Demonetisation Hit Bakery Units
Parvez Sheikh (37) owns Mumbai's famous bakery, Nagina, located in Dharavi. He had other two bakeries Ibrahima (Kutti Vadi, Dharavi) and Rose (Mahim). Before demonetisation, Nagina had 40 labourers working two shifts, Ibrahima and Rose had 20 each. Sheikh’s main business entailed selling products like paav, bread and rusk in bulk. "Notebandi was such a big shock that money from street vendors stopped completely. Gradually, the business went down. I had to shut down my two bakeries and now Nagina has been given on rent to another person," he says. Asked what happened to the workers, he adds: "I has no choice than to bid them goodbye. Many of them were from Bijnore and Barabanki in Uttar Pradesh and have returned to their native places."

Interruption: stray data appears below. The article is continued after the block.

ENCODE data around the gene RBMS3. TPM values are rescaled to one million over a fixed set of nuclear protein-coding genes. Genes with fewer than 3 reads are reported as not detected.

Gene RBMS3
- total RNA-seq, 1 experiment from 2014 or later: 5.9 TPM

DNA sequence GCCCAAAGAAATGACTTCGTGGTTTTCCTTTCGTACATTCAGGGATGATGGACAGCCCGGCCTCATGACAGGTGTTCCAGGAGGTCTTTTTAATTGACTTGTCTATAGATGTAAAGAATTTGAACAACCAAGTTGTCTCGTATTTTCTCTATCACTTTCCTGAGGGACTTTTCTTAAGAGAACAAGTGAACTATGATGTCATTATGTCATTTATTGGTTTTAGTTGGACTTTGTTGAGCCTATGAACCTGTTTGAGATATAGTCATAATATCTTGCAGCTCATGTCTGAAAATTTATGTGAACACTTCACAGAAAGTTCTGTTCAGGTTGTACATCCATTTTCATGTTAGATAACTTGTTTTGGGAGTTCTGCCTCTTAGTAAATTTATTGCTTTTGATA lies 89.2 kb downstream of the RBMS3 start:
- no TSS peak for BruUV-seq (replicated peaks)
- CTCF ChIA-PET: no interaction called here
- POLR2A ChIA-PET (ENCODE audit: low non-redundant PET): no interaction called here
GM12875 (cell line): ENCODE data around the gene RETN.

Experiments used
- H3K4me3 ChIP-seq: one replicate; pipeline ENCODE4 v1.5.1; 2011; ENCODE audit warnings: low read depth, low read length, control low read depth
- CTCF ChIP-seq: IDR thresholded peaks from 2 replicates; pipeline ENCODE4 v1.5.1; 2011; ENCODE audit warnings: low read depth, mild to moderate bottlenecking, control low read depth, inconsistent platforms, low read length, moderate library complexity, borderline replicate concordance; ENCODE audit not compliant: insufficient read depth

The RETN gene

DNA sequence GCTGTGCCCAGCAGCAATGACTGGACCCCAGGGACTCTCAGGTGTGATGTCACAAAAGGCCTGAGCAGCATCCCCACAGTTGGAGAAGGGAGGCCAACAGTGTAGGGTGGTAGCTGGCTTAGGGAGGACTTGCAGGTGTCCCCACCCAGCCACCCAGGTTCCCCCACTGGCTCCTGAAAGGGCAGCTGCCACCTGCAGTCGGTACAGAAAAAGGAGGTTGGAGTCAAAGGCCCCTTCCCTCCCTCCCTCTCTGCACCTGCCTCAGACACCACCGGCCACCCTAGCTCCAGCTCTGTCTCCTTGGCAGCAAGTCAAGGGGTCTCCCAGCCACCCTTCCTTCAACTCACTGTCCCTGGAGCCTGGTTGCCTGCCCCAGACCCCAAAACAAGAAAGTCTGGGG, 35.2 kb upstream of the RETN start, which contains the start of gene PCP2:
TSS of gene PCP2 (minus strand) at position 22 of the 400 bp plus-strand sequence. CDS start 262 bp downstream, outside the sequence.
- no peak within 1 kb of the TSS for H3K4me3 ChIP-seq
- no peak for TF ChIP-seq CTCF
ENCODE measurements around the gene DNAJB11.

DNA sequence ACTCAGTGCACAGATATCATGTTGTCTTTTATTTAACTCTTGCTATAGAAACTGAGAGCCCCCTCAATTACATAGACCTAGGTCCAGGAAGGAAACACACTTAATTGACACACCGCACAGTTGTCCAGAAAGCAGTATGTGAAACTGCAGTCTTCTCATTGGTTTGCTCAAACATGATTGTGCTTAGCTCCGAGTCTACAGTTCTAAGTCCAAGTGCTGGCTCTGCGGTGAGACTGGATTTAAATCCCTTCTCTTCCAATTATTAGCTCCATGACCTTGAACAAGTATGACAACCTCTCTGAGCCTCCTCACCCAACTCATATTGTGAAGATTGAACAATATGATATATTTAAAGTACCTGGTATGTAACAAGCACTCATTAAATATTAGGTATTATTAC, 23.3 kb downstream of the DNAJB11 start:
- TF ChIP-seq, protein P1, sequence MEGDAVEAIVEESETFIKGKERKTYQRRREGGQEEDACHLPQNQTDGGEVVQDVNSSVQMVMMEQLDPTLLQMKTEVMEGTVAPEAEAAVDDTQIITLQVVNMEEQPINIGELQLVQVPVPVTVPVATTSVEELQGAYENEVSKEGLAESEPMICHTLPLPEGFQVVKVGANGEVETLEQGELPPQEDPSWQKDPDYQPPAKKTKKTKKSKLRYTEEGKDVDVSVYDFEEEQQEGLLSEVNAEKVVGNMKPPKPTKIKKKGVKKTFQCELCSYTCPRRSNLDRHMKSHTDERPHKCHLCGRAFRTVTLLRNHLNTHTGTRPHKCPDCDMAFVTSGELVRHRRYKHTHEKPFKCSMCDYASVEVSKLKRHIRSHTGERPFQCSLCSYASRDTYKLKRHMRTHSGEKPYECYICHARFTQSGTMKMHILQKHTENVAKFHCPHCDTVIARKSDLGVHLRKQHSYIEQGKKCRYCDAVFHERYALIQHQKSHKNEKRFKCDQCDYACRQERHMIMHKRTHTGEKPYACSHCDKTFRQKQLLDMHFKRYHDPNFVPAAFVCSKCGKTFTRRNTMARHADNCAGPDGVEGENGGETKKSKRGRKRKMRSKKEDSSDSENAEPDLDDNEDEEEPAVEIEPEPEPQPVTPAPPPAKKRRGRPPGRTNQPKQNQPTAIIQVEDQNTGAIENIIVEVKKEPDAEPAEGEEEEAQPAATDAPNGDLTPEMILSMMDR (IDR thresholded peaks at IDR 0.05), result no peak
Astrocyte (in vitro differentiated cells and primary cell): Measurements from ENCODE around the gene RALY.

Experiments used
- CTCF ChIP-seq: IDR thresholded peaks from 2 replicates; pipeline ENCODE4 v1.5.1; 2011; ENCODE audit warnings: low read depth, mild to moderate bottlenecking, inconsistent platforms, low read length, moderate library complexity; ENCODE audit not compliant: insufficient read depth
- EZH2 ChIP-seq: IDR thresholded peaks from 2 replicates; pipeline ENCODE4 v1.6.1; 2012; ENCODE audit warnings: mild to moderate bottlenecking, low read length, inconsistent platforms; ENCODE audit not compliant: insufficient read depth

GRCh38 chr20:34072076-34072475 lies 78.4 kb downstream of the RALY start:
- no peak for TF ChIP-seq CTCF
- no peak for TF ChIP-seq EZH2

There were 25 such bakeries in Dharavi. But first demonetisation and later the Goods and Services Tax (GST) made them financially vulnerable. "I haven't understood till date why Modiji brought GST? I know many small businesses who had to close down due to indirect effects of GST," says Sheikh.
Plastic Industry Melts
Bakery is comparatively a smaller industry in Dharavi, compared with the much bigger plastic industry. Earlier, the area was also a hub for plastic manufacturing. But now many factories have shifted to the outskirts of Mumbai, especially to Vasai, Nalasopara and Navi Mumbai. Only plastic segregation and washing plus recycling industry is left. But that is also huge, with over 600 smaller units, each employing about four to five workers.
Juber Ahmed is actually a graduate from Allahabad University. But in Dharavi, he does the job of segregating plastic. "I didn't get a job in UP after completing graduation in 2013. So, I shifted here in 2015. Since then, I have been engaged in this work, as there is no job for me in Mumbai also" he says.